A drinking water level of comparison (DWLOC) is the concentration of a pesticide in drinking water that would be acceptable as a theoretical upper limit in light of total aggregate exposure to that pesticide from food, water, and residential uses. EPA's Health Effects Division (HED) uses DWLOCs internally in the risk assessment process as a surrogate measure of potential exposure associated with pesticide exposure through drinking water. In the absence of monitoring data for a pesticide, the DWLOC is used as a point of comparison against the conservative EECs provided by computer modeling (SCI-GROW, GENEEC, PRZM/EXAMS).
a. Acute exposure and risk. Because no acute dietary endpoint was determined, Dow AgroSciences concludes that there is a reasonable certainty of no harm from acute exposure from drinking water.
b. Chronic exposure and risk. Tier II screening-level assessments can be conducted using the simulation models SCI-GROW and PRZM/EXAMS to generate EECs for ground water and surface water, respectively. The modeling was conducted based on the environmental profile and the maximum seasonal application rate proposed for methoxyfenozide (1.0 lb active ingredient (a.i.)/acre/season). PRZM/EXAMS was used to generate the surface water EECs, because it can factor the persistent nature of the chemical into the estimates.
The EECs for assessing chronic aggregate dietary risk used by HED are 3.5 parts per billion (ppb) (in ground water, based on SCI-GROW) and 30 ppb (in surface water, based on the PRZM/EXAMS, long-term mean). The back-calculated DWLOCs for assessing chronic aggregate dietary risk range from 516 ppb for the most highly exposed population subgroup (children 1 to 2 years old) to 2,798 ppb for the U.S. population (total).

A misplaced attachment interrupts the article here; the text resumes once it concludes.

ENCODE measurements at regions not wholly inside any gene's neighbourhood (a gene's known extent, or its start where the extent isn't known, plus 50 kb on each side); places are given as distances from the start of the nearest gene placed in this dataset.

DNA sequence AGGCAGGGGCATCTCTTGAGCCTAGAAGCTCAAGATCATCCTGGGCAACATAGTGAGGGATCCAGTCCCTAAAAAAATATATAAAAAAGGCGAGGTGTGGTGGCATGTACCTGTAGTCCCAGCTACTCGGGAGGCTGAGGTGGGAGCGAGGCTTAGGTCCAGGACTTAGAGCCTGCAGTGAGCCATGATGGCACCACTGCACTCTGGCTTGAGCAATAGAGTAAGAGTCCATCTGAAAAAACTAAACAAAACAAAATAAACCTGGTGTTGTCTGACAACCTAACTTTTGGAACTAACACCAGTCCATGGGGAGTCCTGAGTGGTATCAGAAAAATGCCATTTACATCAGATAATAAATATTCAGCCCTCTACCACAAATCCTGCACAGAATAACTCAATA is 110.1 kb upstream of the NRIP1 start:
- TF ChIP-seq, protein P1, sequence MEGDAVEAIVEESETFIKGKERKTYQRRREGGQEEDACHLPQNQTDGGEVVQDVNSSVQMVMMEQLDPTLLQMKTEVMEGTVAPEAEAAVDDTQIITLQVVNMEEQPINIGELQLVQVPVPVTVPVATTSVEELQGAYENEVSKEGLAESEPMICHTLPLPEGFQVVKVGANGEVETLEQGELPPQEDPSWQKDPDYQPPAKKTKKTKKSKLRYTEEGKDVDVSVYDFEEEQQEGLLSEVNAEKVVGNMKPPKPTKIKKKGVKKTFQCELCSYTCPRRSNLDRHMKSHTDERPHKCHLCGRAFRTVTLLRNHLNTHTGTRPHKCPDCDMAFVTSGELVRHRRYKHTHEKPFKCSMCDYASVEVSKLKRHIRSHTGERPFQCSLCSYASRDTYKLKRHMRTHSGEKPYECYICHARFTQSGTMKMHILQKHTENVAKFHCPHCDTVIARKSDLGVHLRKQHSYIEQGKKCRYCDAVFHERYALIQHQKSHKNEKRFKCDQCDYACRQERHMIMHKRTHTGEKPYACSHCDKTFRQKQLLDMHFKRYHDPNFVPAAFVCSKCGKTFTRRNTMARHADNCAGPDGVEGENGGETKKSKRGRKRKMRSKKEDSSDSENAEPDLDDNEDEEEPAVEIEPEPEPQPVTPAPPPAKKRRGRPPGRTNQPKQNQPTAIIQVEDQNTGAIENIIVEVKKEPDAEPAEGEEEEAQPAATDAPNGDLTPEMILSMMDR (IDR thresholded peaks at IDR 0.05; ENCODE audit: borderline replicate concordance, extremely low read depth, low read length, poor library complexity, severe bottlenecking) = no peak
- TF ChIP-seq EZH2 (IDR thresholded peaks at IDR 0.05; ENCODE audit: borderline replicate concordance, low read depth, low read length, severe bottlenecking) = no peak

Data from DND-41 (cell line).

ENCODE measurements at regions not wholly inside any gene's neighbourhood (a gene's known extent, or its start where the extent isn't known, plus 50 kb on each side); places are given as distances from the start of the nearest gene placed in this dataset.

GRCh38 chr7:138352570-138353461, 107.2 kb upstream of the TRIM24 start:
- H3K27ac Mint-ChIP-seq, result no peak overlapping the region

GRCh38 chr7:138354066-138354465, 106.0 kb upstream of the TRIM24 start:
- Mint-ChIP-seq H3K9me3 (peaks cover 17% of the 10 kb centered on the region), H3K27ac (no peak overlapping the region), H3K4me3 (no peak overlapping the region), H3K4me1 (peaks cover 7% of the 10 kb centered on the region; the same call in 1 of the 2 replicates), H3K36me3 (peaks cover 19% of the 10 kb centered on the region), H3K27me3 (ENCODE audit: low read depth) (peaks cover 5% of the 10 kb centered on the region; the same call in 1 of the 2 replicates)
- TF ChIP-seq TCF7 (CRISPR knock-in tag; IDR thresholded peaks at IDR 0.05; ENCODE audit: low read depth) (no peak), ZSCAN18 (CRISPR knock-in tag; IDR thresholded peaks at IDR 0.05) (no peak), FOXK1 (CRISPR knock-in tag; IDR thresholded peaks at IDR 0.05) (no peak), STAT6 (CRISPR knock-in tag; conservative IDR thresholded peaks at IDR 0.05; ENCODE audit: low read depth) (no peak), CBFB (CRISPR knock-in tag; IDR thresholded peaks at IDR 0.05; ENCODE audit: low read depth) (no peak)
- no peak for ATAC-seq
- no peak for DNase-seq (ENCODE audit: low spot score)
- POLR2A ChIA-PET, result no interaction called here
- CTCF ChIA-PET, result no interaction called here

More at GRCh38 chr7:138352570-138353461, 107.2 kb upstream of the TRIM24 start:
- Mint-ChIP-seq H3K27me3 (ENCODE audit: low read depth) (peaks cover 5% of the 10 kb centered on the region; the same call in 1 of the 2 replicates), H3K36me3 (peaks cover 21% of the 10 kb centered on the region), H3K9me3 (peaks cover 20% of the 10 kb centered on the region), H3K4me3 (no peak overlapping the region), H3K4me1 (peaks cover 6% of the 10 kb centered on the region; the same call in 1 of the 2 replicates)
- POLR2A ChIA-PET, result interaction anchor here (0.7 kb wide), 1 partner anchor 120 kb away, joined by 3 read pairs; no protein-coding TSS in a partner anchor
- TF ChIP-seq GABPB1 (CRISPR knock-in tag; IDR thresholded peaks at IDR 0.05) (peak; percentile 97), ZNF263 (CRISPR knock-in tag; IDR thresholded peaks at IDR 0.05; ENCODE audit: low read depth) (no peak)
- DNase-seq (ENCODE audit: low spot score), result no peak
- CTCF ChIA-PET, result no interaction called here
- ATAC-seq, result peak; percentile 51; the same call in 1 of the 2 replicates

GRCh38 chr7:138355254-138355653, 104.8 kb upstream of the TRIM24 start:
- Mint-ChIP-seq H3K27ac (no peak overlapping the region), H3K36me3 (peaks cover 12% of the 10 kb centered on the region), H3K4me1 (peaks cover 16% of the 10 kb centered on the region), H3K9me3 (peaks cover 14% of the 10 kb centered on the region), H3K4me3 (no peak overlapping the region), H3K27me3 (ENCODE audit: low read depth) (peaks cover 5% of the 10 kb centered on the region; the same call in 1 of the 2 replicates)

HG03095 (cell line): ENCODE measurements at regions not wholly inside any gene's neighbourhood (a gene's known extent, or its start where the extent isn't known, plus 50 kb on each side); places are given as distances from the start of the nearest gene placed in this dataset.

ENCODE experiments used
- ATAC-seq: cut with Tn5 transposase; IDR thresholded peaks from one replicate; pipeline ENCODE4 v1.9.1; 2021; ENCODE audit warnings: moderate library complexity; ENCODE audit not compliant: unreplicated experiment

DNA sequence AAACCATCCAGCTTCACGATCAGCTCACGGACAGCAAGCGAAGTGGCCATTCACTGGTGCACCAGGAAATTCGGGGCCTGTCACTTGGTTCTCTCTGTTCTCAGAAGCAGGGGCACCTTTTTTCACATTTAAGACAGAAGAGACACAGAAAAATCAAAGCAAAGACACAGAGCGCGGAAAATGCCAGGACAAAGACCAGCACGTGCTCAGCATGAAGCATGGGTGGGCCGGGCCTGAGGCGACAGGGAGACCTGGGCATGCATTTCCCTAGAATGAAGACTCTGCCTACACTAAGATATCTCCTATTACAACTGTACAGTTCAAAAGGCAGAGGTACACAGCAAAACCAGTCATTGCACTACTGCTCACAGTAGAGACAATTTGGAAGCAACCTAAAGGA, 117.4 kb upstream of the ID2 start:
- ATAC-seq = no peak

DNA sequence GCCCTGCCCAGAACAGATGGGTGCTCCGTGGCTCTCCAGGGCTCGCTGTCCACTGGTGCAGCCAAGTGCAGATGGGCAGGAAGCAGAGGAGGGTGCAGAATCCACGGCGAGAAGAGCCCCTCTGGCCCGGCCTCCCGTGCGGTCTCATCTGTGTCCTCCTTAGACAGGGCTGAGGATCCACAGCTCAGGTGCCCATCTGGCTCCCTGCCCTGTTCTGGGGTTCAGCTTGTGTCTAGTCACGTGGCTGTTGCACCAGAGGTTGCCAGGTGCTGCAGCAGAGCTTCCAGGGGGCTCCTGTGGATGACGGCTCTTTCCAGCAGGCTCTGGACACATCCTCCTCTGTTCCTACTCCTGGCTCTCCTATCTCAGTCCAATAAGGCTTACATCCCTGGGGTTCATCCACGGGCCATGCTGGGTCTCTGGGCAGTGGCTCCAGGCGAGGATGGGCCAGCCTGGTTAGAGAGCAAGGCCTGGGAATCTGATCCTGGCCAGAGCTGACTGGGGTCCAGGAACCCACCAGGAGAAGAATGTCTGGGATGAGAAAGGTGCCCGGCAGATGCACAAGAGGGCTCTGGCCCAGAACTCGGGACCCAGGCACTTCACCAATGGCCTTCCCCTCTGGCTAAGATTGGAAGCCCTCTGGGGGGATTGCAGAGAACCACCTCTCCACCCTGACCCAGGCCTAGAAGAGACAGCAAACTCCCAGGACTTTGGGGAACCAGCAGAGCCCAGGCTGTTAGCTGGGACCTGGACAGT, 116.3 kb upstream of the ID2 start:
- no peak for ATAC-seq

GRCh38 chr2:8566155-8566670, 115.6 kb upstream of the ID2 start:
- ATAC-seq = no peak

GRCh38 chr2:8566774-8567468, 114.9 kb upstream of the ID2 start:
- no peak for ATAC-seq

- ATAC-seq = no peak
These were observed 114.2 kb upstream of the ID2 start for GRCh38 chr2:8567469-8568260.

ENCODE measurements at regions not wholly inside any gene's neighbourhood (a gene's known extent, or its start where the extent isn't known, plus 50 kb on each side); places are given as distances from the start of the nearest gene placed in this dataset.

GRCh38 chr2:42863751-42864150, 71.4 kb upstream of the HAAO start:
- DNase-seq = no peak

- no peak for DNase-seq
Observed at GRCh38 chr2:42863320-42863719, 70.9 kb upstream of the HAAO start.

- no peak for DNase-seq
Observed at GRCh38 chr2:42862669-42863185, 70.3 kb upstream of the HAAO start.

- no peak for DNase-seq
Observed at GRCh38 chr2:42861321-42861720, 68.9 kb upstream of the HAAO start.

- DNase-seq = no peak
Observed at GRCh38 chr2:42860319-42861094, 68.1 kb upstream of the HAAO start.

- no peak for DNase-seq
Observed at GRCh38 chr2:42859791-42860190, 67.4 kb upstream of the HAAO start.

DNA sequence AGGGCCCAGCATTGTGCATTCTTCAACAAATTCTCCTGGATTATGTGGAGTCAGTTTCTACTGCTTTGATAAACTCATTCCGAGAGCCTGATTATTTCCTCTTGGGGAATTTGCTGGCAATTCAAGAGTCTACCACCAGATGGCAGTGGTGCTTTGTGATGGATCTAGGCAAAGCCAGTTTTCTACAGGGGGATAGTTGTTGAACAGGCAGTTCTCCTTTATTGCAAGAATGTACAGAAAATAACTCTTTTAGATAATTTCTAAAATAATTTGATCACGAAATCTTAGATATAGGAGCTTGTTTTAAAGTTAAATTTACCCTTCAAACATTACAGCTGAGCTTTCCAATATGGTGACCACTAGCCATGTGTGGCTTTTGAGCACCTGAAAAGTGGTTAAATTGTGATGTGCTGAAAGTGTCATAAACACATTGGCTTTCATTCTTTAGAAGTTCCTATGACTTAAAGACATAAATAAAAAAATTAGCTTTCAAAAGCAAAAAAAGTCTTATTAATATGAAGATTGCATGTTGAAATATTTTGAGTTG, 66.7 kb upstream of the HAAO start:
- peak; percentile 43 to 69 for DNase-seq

The SCI-GROW and PRZM/EXAMS chronic EECs are less than the Agency's level of comparison (the DWLOC value for each population subgroup) for methoxyfenozide residues in drinking water as a contribution to chronic aggregate exposure. Dow AgroSciences thus concludes with reasonable certainty that residues of methoxyfenozide in drinking water will not contribute significantly to the aggregate chronic human health risk and that the chronic aggregate exposure from methoxyfenozide residues in food and drinking water will not exceed the Agency's level of concern (100% of the chronic PAD) for chronic dietary aggregate exposure by any population subgroup. EPA generally has no concern for exposures below 100% of the chronic PAD, because it is a level at or below which daily aggregate dietary exposure over a lifetime will not pose appreciable risks to the health and safety of any population subgroup. This risk assessment is considered high confidence, conservative, and very protective of human health.
|Population Group||cPAD (mg/kg bwt/day)||Dietary Exposurea (mg/kg bwt/day)||DWLOCb gram/Liter (μg/L)||Surface water (μg/L)||Ground water (μg/L)|
|U.S. population (total)||0.102||0.022050||2798||30||3.5|
|All infants (<1-year old)||0.102||0.025136||769||30||3.5|
|Children (1-2 years old)||0.102||0.050351||516||30||3.5|
|Females (13-49 years old)||0.102||0.019634||2471||30||3.5|
|a From DEEM Analysis|
|b DWLOC = (cPAD - dietary exposure) x body weight/drinking water consumption|
2. Non-dietary exposure. Methoxyfenozide is not currently registered for use on any residential non-food sites. Therefore, there is no non-dietary acute, chronic, short-term or intermediate-term exposure.
D. Cumulative Effects
Section 408(b)(2)(D)(v) requires that, when considering whether to establish, modify, or revoke a tolerance, the Agency consider “available information” concerning the cumulative effects of a particular pesticide's residues and “other substances that have a common mechanism of toxicity.”
EPA does not have, at this time, available data to determine whether methoxyfenozide has a common mechanism of toxicity with other substances or how to include this pesticide in a cumulative risk assessment. Unlike other pesticides for which EPA has followed a cumulative risk approach based on a common mechanism of toxicity, methoxyfenozide does not appear to produce a toxic metabolite produced by other substances. For the purposes of this tolerance action, therefore, it is assumed that methoxyfenozide does not have a common mechanism of toxicity with other substances.
E. Safety Determination